Kadri Gürsel in Milliyet writes that Erdoğan’s purpose in presiding over the cabinet was to diminish the standing and power of Davutoğlu. Davutoğlu is going to leave the palace as a prime minister with reduced powers. The source of “power” has already changed in Turkey. In practice, the constitution has long been suspended and having exited from the rule of law, Turkey is continuing its journey in dark waters. And no one should expect any crisis or duality arising from within the AKP. A figure (Davutoğlu) who owns his position to a leader who has not hesitated to sacrifice the founding fathers of the party can only submit to the “strong power.” This is not a crisis of the AKP – it’s a crisis of the regime of Turkey. This is a constitutional and regime crisis, but the seriousness of the situation is not grasped.
Hasan Bülent Kahraman in Sabah relates the results of the recent survey of social and political attitudes that has been conducted by the Kadir Has University of Istanbul. First, our people are happy. 20 percent say that they are neither happy nor unhappy, which means that they are not unhappy. 20 percent profess to be unhappy. The rest, 60 percent, say that they are happy. People recognize that there are certain facts, but they don’t make them an issue. Thus, while 60 percent state that the judiciary has become politicized, 3 percent identify the judiciary as a problem. Those who say that there is a parallel structure amount to 50 percent, with 3.5 percent identifying this fact as constituting a problem. The society admits the existence of certain realities, but does not see them as concerns. Or if it does, it trusts the government to mend them. Second, we can conclude that staking out a leftist, social democratic political position is all but impossible in a society that does concern itself with high living costs and income inequality. 37 percent identify as conservative, 16.5 percent as republicans/Kemalists and 20 percent as nationalists. Those who call themselves social democrats are 12.5 percent and 4 percent say they are socialists. 13 percent of the people say that there is no democracy. 87 percent says democracy is either restricted, fully developed or developing. In one respect Erdoğan is unable to persuade his base and society. 80 percent of the people prefer a parliamentarian regime. What is sad is the view taken of the press. Only 25 percent state that the press is free. 55 say that it is definitely not free.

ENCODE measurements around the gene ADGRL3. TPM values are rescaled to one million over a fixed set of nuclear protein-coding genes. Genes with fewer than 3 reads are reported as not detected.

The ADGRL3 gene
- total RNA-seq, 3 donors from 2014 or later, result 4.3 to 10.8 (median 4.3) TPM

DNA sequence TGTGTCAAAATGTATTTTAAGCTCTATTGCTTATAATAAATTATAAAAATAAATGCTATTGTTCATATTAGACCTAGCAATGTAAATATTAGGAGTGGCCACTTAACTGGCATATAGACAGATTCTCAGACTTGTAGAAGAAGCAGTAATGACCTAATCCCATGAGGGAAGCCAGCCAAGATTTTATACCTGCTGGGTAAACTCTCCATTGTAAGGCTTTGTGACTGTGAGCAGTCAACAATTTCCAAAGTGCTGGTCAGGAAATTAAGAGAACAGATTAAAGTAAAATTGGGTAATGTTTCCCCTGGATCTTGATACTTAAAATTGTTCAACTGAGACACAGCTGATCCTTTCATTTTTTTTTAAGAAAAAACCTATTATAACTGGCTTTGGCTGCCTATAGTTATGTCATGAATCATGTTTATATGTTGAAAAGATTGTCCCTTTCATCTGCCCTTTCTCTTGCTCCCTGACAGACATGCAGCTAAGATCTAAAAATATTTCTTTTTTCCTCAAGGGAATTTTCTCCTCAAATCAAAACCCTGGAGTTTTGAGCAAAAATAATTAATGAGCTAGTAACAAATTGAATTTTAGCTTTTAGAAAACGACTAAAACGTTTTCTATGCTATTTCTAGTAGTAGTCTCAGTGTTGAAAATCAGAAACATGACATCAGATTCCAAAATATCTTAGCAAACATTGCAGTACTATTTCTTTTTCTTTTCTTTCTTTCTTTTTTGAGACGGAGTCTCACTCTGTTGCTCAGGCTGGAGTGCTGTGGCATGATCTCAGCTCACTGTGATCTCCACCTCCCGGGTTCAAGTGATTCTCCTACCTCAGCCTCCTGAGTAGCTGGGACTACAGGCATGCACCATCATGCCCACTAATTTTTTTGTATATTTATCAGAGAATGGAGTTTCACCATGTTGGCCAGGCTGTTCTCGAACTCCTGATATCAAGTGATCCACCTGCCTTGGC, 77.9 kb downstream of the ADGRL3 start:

The election of Cansen Başaran-Symes to the presidency of the Association of Turkish Industrialists and Businessmen (TÜSİAD) makes Güngör Mengi in Vatan wonder why TÜSİAD has once again – for the third time – chosen a woman to its helm. In its healthy days, TÜSİAD was not only concerned with the economic problems of industrialists and businessmen, it was also a well-organized, respected organization of representation and a provider of solutions to societal issues. But actions and discourses that run counter to the government brought problems on the owners. TÜSİAD’s identity, its search for change, was replaced with quietism. Policies opposed to the preferences of the government were not to be propagated. This had an adverse impact on TÜSİAD’s ability to continue to uphold its mission as the most experienced and capable NGO of the country. In his farewell speech, Halûk Dinçer, the former president of TÜSİAD, delivered messages that recalled the old days of the organization, saying that “Politics does not interfere with peoples’ private life and their spiritual worlds. It serves as the guarantor of these and of their liberties. I believe that we also today need to muster all our force in the defense of the principles of equal citizenship, gender equality and secularism.” TÜSİAD has once again elected a female president. Like everyone else I also wonder why. A female president is the key to create a dialogue, for overcoming tensions, for accommodation without fighting. However rude a man may be, when a woman arrives he becomes forgiving.